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The Court of Appeal on the rules of the road, and of road traffic litigation - Sebastian Bates, Temple Garden Chambers

23/01/23. In Taylor v Raspin [2022] EWCA Civ 1613, the Court of Appeal gave guidance on reasonable driving and the adjudication of road traffic litigation.

As William Davis LJ summarised at [2]–[3], Mr Raspin had ridden his motorcycle along a major road, approaching a junction with ‘a minor road on his right’. Ms Taylor had pulled out from the minor road and turned right, colliding with him. She ‘had looked right, left and right again before she pulled out from the minor road’, but UTJ Ward, sitting at first instance, considered that (i) ‘she should have looked left again as she continued to pull onto the major road’ and (ii) ‘[h]er failure to do so was causative of the collision’.

Ms Taylor appealed on both points. With respect to the first, the judgment records (at [21]) that it was ‘accepted that a driver emerging from a minor road onto a major road owes a continuing duty of care to traffic on the major road’. However, Ms Taylor submitted ‘that, in the circumstances of her case, this did not require her to look left for a second time’.

Conclusion and Comment

The appeal was dismissed. William Davis LJ explained at [24] that he had ‘no difficulty in rejecting the first ground of appeal’. Given that Ms Taylor had been ‘moving out [at slow speed] onto a road on which a regular flow of traffic was to be expected where the view to her left was affected by the bend in the major road’, she had an increased ‘need to check for a second time that it was safe to continue into the far carriageway of the major road’. He regarded ‘the notion that it was unforeseeable that a vehicle would be exceeding the speed limit to a significant degree on the major road’ as‘not sustainable’. He stated (at [25]) that he did not accept that this impermissibly amounted to ‘a duty [. . .] to keep the major road clear’.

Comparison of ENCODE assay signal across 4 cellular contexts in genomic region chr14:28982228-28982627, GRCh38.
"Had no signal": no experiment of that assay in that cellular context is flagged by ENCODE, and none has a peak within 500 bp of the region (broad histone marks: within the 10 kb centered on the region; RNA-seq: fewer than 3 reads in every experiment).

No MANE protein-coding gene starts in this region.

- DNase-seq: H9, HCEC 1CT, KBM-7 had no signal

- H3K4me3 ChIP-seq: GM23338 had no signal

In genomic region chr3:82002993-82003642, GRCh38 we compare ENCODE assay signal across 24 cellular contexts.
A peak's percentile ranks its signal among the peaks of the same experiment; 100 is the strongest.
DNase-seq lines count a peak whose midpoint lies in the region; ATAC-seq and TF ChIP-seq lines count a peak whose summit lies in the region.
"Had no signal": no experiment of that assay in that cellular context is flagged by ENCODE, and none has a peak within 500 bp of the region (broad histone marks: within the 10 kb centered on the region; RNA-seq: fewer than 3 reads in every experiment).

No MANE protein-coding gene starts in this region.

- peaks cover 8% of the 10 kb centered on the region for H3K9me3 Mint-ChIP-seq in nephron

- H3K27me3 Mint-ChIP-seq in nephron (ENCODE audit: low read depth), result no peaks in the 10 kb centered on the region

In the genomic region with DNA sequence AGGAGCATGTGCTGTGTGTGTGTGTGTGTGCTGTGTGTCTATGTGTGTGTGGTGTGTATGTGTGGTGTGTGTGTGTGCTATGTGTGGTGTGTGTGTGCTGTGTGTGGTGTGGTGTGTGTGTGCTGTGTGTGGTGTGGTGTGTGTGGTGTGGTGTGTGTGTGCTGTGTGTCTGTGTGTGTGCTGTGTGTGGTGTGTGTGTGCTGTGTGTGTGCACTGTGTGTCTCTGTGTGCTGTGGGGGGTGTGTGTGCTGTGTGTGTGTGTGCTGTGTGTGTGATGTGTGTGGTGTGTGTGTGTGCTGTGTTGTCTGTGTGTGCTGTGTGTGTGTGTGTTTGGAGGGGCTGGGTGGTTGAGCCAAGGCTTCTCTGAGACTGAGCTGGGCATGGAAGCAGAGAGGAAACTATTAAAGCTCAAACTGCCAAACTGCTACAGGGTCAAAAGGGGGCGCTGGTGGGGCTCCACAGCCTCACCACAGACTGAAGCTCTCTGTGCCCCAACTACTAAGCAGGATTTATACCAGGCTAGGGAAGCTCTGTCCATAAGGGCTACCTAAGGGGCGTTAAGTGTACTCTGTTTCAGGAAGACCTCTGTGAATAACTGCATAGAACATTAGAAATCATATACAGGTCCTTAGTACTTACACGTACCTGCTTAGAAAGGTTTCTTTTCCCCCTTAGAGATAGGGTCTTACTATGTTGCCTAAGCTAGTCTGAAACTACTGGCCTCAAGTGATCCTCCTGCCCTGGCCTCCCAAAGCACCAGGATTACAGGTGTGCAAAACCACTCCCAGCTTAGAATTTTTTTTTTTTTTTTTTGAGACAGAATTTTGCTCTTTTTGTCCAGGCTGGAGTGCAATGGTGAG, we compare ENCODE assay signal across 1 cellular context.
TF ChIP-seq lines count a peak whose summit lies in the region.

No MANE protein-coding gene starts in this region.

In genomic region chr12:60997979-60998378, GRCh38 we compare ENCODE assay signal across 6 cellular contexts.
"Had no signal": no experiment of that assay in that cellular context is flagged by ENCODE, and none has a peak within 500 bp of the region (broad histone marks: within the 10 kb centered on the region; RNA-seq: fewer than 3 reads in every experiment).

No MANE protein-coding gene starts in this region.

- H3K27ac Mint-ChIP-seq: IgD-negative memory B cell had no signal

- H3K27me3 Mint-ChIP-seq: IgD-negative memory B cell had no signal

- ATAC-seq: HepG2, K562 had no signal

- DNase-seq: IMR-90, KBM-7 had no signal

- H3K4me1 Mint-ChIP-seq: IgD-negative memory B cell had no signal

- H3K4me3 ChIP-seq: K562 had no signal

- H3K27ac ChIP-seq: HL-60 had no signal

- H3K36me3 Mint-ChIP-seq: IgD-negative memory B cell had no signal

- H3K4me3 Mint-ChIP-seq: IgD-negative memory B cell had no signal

At the trial, an expert had indicated that ‘approximately 50% of drivers would consider that it was reasonable to emerge onto a major road in the circumstances facing the defendant’: see [21]. William Davis LJ’s view (at [26]) was that this ‘could not be determinative of whether the defendant was in breach of duty’.

After rejecting the second ground of appeal as to causation at [28]–[32], William Davis LJ returned to the expert evidence at [34]–[35]. He observed, obiter, that UTJ Ward had overemphasised the expert evidence. The ‘central focus’ ought to have been the eyewitness accounts.

The Court of Appeal’s account of drivers’ continuing duty when emerging from minor roadscommends itself to all road users as well as those acting for them in road traffic litigation. Such advisers will also wish to be aware of the Court’s observations on expert evidence.

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